Your animals will feel this expansiveness as a tranquil, serene balance and will come forward to share it with you. They will want to be a part of this strong, balanced space that you radiate.
If we accept that sound is vibration, and we know that vibration touches every part of our physical being, then we understand that sound is heard not only through our ears, but through every cell in our bodies. —Dr. Mitchell Gaynor
Here are two ways you can use chanting for healing with your animals:
1. Chanting the first Reiki mantra: The “oh” sound is associated with the navel area, the “oo” sound with the solar plexus, and the “ay” sound with the heart/head. So this chant can help to move your energy from the earth up—just as if you are a beautiful tree who is nurtured from the earth, and growing and expanding upward. This is how all creatures on earth grow, from the earth up—and we must remember that this is also our true essence. When we remember this, we can more easily deal with the difficult situations we and our animals may face. Listen in and chant along with this beautiful, musical rendition of chanting Choku Rei, by Jonathan Goldman.
Your thoughts are your message to the world. Just as the rays are the messages of the sun. —Amit Ray
2. The Japanese Medicine Buddha Chant: There is a long Buddhist tradition of chanting this mantra for the healing benefit of animals. I have created this special audio for people to listen to (and chant along) with their animals for healing. Here, you can take a listen and feel the energy during this healing circle at a recent SARA (Shelter Animal Reiki Association) retreat:
Maureen Petras of Reikicares-Animal Reiki in Penn Valley, California, uses this Japanese Medicine Buddha Chant to help shelter dogs. “[This chant] is amazing,” she says. “I used it recently with an unsettled puppy at the shelter I volunteer at. It was like I flipped a switch, and he went into a deep sense of peace within seconds of me starting to chant quietly. The rest of the dogs became quiet and relaxed as well—so quiet and relaxed that when I was finished with the cats in another room, I walked by the dog kennels on the way out to say goodbye, [and there was] not one bark. That has not happened once since I started a month ago. Just happy peace!”
And according to my student Caroline Thomas of Hoof and Paw Holistic Therapies in Chelmsford, England, “The chanting truly helps me to let go and to just ‘be.’ It helps with my breathing, and the animals love the grounded energy that it creates.” She reports that the Medicine Buddha Chant, in particular, helps tremendously in her work with the sanctuary horses at Remus Memorial Horse Sanctuary. “Using [this] chant, I have been able to work with a horse called Marcus who was beaten so badly, that when he came to Remus, he stood in the exact same position in the Remus stable for days, as he was so scared to move. My relationship with Marcus now is one of trust and respect. I hold the ‘Reiki’ space—chanting along with Kathleen’s audio—and stand motionlessly in the field. During these moments, he will often come and nestle his head on my shoulders. I refrain from touching him, as I know that he does not want me to touch him. He respects me for this and now looks for me while I walk through the fields.”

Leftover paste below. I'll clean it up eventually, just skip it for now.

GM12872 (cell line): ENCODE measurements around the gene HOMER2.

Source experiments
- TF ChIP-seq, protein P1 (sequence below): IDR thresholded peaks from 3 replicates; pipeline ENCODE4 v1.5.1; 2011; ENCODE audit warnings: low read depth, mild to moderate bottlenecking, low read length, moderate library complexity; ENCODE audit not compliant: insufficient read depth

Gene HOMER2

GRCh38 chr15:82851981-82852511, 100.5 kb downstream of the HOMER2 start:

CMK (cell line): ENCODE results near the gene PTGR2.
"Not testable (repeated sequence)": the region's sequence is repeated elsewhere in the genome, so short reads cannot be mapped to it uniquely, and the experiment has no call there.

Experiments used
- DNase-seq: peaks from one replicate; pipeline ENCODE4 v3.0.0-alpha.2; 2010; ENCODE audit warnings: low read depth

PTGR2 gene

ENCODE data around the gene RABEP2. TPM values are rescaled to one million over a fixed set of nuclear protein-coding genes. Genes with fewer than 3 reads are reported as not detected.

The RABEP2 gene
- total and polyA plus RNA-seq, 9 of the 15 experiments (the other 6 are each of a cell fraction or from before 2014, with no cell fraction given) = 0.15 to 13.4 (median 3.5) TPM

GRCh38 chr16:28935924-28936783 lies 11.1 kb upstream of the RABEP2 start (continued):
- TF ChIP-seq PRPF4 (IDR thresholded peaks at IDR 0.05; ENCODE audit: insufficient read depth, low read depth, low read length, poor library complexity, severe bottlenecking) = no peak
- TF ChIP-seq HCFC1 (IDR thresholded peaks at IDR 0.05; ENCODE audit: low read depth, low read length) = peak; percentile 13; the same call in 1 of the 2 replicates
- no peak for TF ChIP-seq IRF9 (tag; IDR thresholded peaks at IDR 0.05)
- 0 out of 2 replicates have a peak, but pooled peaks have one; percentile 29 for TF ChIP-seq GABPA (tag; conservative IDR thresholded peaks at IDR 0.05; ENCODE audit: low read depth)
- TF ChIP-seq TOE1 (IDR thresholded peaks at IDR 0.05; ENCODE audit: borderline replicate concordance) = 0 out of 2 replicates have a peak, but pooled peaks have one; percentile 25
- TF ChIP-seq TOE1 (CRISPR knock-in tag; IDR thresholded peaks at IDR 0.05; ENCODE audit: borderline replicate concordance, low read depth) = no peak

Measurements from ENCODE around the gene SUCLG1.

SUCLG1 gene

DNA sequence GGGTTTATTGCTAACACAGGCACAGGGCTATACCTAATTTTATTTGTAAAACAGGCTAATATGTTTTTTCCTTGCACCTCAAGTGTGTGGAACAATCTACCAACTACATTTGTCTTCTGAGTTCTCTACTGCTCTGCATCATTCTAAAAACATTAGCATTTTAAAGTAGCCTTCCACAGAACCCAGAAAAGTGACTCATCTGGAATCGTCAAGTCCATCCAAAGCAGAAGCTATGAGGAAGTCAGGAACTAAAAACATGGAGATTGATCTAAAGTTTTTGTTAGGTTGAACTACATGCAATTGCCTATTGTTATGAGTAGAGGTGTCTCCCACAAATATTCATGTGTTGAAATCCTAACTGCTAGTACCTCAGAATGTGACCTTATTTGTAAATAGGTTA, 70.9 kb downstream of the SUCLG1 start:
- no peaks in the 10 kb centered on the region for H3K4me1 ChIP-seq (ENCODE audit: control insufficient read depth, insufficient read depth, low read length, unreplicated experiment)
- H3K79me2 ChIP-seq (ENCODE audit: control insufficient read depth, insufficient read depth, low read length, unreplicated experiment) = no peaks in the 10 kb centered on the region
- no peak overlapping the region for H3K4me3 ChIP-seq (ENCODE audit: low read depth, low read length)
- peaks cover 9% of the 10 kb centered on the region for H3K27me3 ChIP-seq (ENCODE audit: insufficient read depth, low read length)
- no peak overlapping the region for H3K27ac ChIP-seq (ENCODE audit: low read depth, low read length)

No worries if you’re a chanting newbie. Here are five great tips for beginners!
Tell me: Have you tried chanting with your animals?
The concept of “mindfulness” has been on my mind a lot lately. Not just because it’s splashed across headlines and gaining wider acceptance in the U.S. (even corporate America is embracing “mindfulness”)—but also because I spend so much time with animals in my work. And as I’ve written about before, animals are mindfulness masters who teach us important lessons about living mindfully every single day.
But with so much out there in the world about mindfulness these days, I’ve noticed absolutely no one is talking about a vital ingredient to living a truly mindful life: the heart. In other words, I believe you cannot be mindful without also being heartful—feeling and embracing the abundance of emotions and feelings in one’s heart. Without the heart component, mindfulness leads to a calm and aware state of being, yes, but also a state of indifference or detachment.
You cannot be mindful without also being heartful.
In Japanese, the character “kokoro” means mind and heart (the same). So in Japanese tradition, your mind has to unify with your heart for you to be in the “right” space for healing. This idea—a fusing of heart and mind—fits well with my Reiki work with animals. When we sit or walk mindfully with our animals, our hearts open so we can radiate our inner compassion. And with our furry friends by our side, offering their unconditional love and acceptance of us, we are able to access our inner peace more easily. The heartful thinking that follows promotes generosity, openness to others, healing and more.
So next time you think of living mindfully, remember the importance of living heartfully, too. Instead of falling into old patterns of thinking—that the mind and the heart (thinking vs. feeling) merely battle one another—embrace the possibility of heart and mind existing as one and in partnership.